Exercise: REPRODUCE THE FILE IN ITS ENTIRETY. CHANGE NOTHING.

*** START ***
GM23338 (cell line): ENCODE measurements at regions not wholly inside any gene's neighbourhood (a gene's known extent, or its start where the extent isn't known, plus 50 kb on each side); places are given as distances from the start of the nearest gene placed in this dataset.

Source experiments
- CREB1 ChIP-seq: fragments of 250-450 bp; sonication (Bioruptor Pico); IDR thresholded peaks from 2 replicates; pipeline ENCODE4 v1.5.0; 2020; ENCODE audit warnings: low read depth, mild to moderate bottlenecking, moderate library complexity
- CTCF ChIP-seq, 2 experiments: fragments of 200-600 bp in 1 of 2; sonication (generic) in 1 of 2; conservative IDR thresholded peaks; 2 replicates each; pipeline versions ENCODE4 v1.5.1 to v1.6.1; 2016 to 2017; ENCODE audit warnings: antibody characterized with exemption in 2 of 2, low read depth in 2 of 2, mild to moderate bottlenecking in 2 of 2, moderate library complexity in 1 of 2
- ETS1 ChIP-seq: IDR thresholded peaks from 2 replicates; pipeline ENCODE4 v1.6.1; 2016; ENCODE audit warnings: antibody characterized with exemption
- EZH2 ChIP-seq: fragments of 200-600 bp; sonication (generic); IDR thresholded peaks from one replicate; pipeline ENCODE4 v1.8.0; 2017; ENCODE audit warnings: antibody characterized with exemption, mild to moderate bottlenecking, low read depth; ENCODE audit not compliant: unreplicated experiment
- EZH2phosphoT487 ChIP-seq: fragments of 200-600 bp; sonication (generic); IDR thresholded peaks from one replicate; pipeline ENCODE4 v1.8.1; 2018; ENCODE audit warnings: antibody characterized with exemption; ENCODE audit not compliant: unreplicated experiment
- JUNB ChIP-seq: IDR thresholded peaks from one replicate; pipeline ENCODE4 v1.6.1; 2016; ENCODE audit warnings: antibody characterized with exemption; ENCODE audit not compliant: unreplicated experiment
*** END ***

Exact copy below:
GM23338 (cell line): ENCODE measurements at regions not wholly inside any gene's neighbourhood (a gene's known extent, or its start where the extent isn't known, plus 50 kb on each side); places are given as distances from the start of the nearest gene placed in this dataset.

Source experiments
- CREB1 ChIP-seq: fragments of 250-450 bp; sonication (Bioruptor Pico); IDR thresholded peaks from 2 replicates; pipeline ENCODE4 v1.5.0; 2020; ENCODE audit warnings: low read depth, mild to moderate bottlenecking, moderate library complexity
- CTCF ChIP-seq, 2 experiments: fragments of 200-600 bp in 1 of 2; sonication (generic) in 1 of 2; conservative IDR thresholded peaks; 2 replicates each; pipeline versions ENCODE4 v1.5.1 to v1.6.1; 2016 to 2017; ENCODE audit warnings: antibody characterized with exemption in 2 of 2, low read depth in 2 of 2, mild to moderate bottlenecking in 2 of 2, moderate library complexity in 1 of 2
- ETS1 ChIP-seq: IDR thresholded peaks from 2 replicates; pipeline ENCODE4 v1.6.1; 2016; ENCODE audit warnings: antibody characterized with exemption
- EZH2 ChIP-seq: fragments of 200-600 bp; sonication (generic); IDR thresholded peaks from one replicate; pipeline ENCODE4 v1.8.0; 2017; ENCODE audit warnings: antibody characterized with exemption, mild to moderate bottlenecking, low read depth; ENCODE audit not compliant: unreplicated experiment
- EZH2phosphoT487 ChIP-seq: fragments of 200-600 bp; sonication (generic); IDR thresholded peaks from one replicate; pipeline ENCODE4 v1.8.1; 2018; ENCODE audit warnings: antibody characterized with exemption; ENCODE audit not compliant: unreplicated experiment
- JUNB ChIP-seq: IDR thresholded peaks from one replicate; pipeline ENCODE4 v1.6.1; 2016; ENCODE audit warnings: antibody characterized with exemption; ENCODE audit not compliant: unreplicated experiment